The Inner Core of the Earth May Drive Climate Change

Most people have a hard time imagining that earth’s climate hasn’t always been what it is today. And the global warming that we see occurring now is perhaps even more frightening because the human species has grown up in a veritable Eden. But the earth is warming, and the question is “Why?”

I won’t delve into the politicized topic of human pollution, although I myself am of a “better safe than sorry” mindset. However, there is geological and fossil data that suggests warming and cooling occur on earth in regular cycles– cycles which can cause dramatic upheaval to the organisms that inhabit this planet, often leading to massive extinctions, followed by evolutionary explosions of new species during recovery periods.

Scientists have found that changes in marine life diversity, sea levels, and climate tend to co-occur in regular patterns, spanning every 60-140 million years [1]. Every 60-ish million years there tends to be some cataclysmic disaster (think the asteroid and the dinosaurs, for instance). While these disasters are difficult to imagine as occurring cyclically– after all, how can one predict asteroids?– some physicists are addressing the possibility that vulnerability to asteroids may well occur cyclically, increasing in likelihood at certain points along the earth’s astronomical trajectory. (See Dark Matter and the Dinosaurs by Lisa Randall.) However, beside this 60 million year cycle, a more subtle cycle also occurs every 140 million years. And perhaps more interestingly, THAT cycle coincides with major ice ages, one out of which we are currently coming.


Above is a diagram from Ruddiman (2001) I’ve adapted to show the ~140 million year cycles coinciding with lows in temperature (blue line/red asterisks), which are effectively ice ages. You can see at the far right we’re currently coming out of an ice age, and therefore should expect to see a certain amount of warming– I’m assuming up to 10°C over the next several million years if estimates are accurate and past trends hold true.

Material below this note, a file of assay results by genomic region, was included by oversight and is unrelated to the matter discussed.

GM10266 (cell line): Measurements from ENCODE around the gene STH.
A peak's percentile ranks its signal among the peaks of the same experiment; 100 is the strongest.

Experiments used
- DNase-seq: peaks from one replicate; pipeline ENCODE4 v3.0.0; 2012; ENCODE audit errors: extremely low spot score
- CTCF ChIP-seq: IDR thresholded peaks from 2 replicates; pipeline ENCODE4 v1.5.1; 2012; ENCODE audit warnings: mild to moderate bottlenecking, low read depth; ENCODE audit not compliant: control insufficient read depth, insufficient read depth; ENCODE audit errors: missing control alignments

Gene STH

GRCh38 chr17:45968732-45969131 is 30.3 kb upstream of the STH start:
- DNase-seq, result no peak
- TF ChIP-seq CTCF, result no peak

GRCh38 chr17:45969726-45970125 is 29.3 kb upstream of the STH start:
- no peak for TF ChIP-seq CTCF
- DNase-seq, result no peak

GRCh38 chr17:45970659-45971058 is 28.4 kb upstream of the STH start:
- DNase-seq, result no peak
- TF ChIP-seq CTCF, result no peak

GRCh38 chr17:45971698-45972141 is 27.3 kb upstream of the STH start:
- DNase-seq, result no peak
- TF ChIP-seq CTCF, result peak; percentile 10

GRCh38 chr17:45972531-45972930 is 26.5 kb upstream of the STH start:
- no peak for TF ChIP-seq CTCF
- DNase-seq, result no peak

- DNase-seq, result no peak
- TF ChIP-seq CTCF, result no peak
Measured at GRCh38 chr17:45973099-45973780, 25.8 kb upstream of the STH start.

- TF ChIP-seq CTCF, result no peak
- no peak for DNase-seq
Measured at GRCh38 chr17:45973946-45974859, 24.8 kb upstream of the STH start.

While research is still in early days, scientists have found that many of these cycles seem to coincide with changes in mantle plume activity, which is an upwelling of hot liquid rock coming from the earth’s mantle. This work suggests that likewise mantle plume activity may occur cyclically, leading to major changes in the earth’s climate and, when most active, to vulcanism and continental breakage and drift.


Regardless of whether human activity has hastened this next warming cycle, most likely the earth will continue to warm to a significant degree. With that, its landscape will change. In addition, oxygen levels could well change dramatically, as recent research suggests has happened cyclically in the past in relation to temperature change and the carbon cycle [2]. One reason mammals may well have remained small during the Jurassic and Cretaceous periods is not solely because we could better hide from dinosaur predators but because mammals do not have as efficient lungs as archosaurian reptiles and their descendants. Big bodies depend on lots of oxygen.

Therefore, it’s possible someday we and most other large mammals on earth may find the air far too thin to breath. I just hope by that point we’ve invented new ways to survive…

Materialy Muzeum Paleontologicznego w Lisowicach

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